For better or worse, DC's cinematic Extended Universe continues to roll on. DC's rushed attempt to catch up to Marvel's box office success has resulted in extreme highs and lows, producing everything from great origin stories (Wonder Woman, Man of Steel) to fun action-comedies (Aquaman) to one of the worst comic book films ever made (do we really have to say it?).
Now that Shazam! has hit theaters and seems to be steering the DC movie universe in a positive direction, we've taken a look at every DCEU film and ranked them from worst to best.
Batman v Superman: Dawn of Justice (2016)
Batman v Superman: Dawn of Justice is not only the worst DCEU film by a wide margin; it's also high in the running for the worst film of all time. This overstuffed, grandiose mess pits a vengeful Batman against an aloof Superman thanks to an extremely convoluted evil plan, courtesy of an erratic Lex Luthor. With nauseating cinematography, stilted dialogue and a final act so silly that not even the ham-fisted inclusion of Wonder Woman could save it, Batman v Superman is a new nadir for both of its title characters. You can tell that a good idea, and a talented cast and crew, lay somewhere underneath all of the nonsense, but that's not enough to save the movie. — Marshall Honorof
Suicide Squad (2016)
Suicide Squad wasn't a total miss; its comedic tone was a nice chaser after the dour Batman v Superman, and it had a pair of fun, charismatic leads in Margot Robbie's Harley Quinn and Will Smith's Deadshot. But everything else about this misfit team-up film was dull and forgettable. Most of its fight scenes were boring CGI-fests that were too dark to even make out, and its messy plot and lame villains are among the weakest in the DCEU. Jared Leto's Joker was polarizing at best, but even if you liked him, you got only about 10 minutes of screen time with the character. Thank goodness James Gunn is taking the reins on a mostly rebooted sequel. — Mike Andronico
Justice League (2017)
Justice League was meant to be DC's The Avengers, but it lacked the thoughtful, multiyear buildup that preceded Marvel's big ensemble piece — and it showed. As is tradition with most DCEU films, we get a boring and forgettable villain in Steppenwolf, whose legions of Parademons set the stage for a bunch of messy-looking CGI battles as the big bad tries to conquer Earth. On the bright side, Gal Gadot's Wonder Woman and Ben Affleck's Batman have decent chemistry, and Aquaman (Jason Momoa) and the Flash (Ezra Miller) make strong debuts by injecting some much-needed lightheartedness into this universe. By the time Henry Cavill's Superman enters the picture, we get a solid final battle with some legitimately cool team-up moments. Justice League is far from a great superhero film, but it's entertaining enough to justify a lazy Sunday afternoon watch. — Mike Andronico
Aquaman is like if Thor and Black Panther had a baby but then immediately abandoned it in the DCEU. That's not to say that Aquaman was bad, but it wasn't very good either. The film didn't take the proper time to make the audience care about what was going on. Despite my mixed feelings, I put Aquaman above the "shameful three" because it has a ton of visually stunning moments. Those come from its digital effects and the smooth camerawork on some entertaining fight scenes. It does enough to entertain you without making you cringe. And it's OK to see a film based solely on a wet Jason Momoa, as many people around the office have put it. — Rami Tabari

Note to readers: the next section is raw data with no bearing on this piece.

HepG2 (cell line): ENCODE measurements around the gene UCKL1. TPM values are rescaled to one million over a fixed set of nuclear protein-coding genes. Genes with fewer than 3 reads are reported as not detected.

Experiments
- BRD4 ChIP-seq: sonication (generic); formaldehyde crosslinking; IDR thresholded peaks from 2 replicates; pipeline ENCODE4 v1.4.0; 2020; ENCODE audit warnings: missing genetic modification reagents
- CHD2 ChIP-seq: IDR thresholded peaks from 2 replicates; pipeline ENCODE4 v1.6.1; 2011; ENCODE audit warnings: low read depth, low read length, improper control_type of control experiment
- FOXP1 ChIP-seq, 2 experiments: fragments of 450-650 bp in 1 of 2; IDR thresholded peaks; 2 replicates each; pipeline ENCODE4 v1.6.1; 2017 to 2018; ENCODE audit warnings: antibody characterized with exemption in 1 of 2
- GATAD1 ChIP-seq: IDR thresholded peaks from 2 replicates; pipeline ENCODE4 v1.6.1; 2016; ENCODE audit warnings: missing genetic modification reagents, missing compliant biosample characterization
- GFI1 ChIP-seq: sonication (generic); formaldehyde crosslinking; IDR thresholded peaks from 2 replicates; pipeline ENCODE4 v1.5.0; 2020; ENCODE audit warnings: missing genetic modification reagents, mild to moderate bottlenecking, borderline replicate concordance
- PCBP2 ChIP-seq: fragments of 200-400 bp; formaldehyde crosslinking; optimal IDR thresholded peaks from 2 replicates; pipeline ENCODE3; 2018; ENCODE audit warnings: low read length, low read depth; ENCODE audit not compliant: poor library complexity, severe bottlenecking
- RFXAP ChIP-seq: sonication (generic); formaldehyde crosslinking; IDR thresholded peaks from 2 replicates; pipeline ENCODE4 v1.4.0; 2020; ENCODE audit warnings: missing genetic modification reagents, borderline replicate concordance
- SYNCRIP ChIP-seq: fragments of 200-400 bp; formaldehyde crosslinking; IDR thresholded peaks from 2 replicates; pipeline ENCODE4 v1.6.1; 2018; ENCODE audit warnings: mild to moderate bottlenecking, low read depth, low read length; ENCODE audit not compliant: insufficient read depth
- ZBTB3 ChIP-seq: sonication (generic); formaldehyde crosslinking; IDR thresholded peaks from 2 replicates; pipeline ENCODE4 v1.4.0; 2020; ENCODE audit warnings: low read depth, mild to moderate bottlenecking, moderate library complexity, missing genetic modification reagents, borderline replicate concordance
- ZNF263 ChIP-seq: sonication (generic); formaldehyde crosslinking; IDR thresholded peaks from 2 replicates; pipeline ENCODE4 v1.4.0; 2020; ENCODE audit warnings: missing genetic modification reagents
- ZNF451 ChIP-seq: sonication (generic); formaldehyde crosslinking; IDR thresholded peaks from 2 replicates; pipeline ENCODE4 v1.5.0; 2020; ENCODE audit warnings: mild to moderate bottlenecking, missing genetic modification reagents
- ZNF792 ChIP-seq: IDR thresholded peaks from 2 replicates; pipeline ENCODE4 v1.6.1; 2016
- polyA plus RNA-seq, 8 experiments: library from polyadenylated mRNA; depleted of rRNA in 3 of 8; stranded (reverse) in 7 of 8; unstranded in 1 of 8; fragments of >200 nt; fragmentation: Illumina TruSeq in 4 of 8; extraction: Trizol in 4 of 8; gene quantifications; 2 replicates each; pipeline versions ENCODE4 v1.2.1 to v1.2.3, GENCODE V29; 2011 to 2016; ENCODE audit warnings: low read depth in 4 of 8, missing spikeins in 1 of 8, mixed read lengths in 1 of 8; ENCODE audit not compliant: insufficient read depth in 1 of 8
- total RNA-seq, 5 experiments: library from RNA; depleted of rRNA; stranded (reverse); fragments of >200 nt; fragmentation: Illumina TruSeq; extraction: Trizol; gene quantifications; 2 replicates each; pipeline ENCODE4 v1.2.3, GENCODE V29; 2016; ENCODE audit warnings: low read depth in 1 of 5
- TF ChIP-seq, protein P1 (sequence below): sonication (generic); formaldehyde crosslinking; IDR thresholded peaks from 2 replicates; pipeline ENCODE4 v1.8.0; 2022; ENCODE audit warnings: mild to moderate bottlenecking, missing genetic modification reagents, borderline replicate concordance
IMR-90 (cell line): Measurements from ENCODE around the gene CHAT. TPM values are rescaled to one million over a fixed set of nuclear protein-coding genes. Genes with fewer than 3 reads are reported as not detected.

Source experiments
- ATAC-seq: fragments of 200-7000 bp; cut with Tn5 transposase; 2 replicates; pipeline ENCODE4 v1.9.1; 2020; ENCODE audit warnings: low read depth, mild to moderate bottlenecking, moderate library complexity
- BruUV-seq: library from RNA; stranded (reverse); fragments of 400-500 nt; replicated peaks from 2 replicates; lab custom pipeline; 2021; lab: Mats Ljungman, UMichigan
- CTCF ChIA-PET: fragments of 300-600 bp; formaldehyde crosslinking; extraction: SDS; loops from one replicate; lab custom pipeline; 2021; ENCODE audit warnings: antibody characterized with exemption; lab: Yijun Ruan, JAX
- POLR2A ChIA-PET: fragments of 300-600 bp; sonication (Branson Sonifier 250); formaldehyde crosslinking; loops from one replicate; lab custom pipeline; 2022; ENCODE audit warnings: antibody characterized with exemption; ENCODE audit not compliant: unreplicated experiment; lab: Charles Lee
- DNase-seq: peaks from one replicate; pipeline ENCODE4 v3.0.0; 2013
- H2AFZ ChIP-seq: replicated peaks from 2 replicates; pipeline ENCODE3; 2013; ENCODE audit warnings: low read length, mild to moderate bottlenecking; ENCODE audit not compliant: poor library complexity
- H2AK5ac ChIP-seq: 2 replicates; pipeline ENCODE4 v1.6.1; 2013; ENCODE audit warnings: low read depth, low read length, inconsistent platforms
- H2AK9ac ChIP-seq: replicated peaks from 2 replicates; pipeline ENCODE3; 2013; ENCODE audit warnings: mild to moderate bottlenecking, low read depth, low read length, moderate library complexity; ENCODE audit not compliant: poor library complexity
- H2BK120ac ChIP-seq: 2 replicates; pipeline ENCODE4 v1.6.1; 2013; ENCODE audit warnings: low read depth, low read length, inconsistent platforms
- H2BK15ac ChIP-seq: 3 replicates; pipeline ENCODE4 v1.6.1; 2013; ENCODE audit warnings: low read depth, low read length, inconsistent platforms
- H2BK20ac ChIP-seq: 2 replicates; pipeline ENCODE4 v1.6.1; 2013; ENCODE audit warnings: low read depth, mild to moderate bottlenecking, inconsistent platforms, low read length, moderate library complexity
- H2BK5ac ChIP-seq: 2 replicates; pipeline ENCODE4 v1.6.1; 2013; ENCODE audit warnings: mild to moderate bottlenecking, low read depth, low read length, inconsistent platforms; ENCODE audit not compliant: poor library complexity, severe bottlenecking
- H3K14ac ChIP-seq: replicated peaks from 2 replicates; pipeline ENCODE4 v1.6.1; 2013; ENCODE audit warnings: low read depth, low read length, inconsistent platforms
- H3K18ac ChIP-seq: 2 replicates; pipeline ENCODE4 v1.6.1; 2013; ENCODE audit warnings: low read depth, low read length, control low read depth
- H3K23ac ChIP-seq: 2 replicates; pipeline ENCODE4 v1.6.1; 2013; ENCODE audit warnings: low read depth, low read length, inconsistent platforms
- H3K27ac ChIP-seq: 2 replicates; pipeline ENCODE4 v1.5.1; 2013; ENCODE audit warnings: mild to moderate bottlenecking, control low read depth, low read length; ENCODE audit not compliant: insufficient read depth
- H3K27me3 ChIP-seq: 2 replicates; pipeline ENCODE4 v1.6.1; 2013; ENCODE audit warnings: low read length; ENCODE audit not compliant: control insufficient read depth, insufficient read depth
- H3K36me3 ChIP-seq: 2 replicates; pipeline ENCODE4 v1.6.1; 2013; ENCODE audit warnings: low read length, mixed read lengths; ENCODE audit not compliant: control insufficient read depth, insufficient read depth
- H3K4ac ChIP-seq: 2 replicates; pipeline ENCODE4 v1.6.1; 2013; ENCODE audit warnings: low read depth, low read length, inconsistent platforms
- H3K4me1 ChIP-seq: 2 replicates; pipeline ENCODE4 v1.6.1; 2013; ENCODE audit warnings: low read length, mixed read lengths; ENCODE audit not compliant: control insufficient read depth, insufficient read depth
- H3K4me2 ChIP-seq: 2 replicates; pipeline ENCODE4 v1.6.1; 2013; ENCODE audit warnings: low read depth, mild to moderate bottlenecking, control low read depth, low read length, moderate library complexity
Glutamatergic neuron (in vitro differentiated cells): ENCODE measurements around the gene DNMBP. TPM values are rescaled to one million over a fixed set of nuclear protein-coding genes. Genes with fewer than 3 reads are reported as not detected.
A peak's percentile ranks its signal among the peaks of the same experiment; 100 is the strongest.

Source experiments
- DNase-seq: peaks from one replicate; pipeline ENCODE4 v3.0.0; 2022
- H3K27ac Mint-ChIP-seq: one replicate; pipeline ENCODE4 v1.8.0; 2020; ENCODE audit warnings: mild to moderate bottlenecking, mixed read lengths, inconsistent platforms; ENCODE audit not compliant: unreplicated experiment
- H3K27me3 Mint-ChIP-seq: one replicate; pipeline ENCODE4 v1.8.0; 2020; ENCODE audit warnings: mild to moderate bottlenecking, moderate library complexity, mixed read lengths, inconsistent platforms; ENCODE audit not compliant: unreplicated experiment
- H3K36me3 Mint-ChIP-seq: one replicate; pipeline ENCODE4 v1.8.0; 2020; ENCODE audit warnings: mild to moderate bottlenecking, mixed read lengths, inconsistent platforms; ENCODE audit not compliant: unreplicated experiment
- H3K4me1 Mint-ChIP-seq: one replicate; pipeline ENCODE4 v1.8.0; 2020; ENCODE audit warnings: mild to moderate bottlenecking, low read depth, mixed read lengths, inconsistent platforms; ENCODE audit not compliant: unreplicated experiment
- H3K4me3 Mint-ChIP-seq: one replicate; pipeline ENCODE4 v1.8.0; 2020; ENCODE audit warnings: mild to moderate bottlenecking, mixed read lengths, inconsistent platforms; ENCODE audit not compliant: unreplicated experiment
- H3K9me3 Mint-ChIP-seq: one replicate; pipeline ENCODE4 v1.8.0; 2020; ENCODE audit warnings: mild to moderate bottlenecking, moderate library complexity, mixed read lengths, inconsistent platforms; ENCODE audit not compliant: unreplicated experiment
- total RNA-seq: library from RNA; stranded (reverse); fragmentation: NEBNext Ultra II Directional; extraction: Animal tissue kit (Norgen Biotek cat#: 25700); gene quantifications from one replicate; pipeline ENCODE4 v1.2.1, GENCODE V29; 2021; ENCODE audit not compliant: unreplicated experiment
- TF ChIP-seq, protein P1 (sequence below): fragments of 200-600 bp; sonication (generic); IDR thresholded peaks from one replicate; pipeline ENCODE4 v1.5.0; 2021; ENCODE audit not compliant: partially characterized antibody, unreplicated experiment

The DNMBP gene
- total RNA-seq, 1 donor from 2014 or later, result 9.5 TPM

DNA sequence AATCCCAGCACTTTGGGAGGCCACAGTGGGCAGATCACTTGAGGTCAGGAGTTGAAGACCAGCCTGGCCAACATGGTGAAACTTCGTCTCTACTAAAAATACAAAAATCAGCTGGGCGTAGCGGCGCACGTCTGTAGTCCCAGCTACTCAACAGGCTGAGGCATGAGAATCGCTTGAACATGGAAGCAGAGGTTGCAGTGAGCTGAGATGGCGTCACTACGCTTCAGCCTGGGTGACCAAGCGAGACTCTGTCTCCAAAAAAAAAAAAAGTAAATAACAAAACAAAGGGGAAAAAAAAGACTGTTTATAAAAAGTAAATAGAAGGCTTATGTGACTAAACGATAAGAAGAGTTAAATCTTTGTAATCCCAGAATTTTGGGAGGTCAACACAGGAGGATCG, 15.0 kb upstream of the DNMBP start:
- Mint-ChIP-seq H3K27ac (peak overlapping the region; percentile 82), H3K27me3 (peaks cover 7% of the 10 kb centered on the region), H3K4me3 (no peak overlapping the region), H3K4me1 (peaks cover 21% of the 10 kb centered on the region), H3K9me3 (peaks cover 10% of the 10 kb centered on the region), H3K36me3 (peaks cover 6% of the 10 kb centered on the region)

If early reviews are any indication, the latest DCEU film is one of the best yet. David Sandberg's superhero comedy is being heralded as one of the most purely fun and comic-booky DC films yet, telling the story of 14-year-old Billy Batson (Asher Angel), who suddenly gains the ability to transform into a superpowered adult (Zachary Levi). Levi has gotten big praise for his portrayal of a child trapped in an adult's body, bringing genuine innocence, goofiness and sweetness to a role that could have easily been done wrong. Factor in a plethora of comic book nods and a genuine reverence for the film's backdrop of Philadelphia, and Shazam! looks like the lighthearted shot in the arm that the DCEU has sorely needed. — Mike Andronico
Man of Steel (2013)
It's easy to forget that the current DCEU started off with Man of Steel, especially because it wasn't exactly being billed as the beginning of a big cinematic universe. And as a stand-alone Superman film, Man of Steel — featuring a strong performance from Cavill as Superman — is pretty solid. Sure, it could have used more color, and some of the slower parts of the film could have been cut down, but the story was at least interesting and the fight scenes were incredibly entertaining. And when you think about Man of Steel in the context of the other DCEU films, it's easily one of the better ones, mostly because it's not as cringey. — Rami Tabari
Wonder Woman (2017)
Wonder Woman is a superhero origin movie done right. Princess Diana of Themyscira (Gadot) is an Amazon warrior who has lived her entire life isolated from the world of mortals. But when World War I fighter pilot Steve Trevor (Chris Pine) washes up on shore, it becomes clear that Diana's noninterference has permitted a great deal of suffering in the outside world. Taking up the mantle of Wonder Woman, Diana vows to pursue Ares, the god of war, and force him to give up his hold on humanity. With two instantly likable leads, a plethora of exciting action sequences, a sensible narrative and a bold finale, Wonder Woman is easily the best film to come out of the DCEU so far. It shows what the franchise is capable of when it's firing on all cylinders. — Marshall Honorof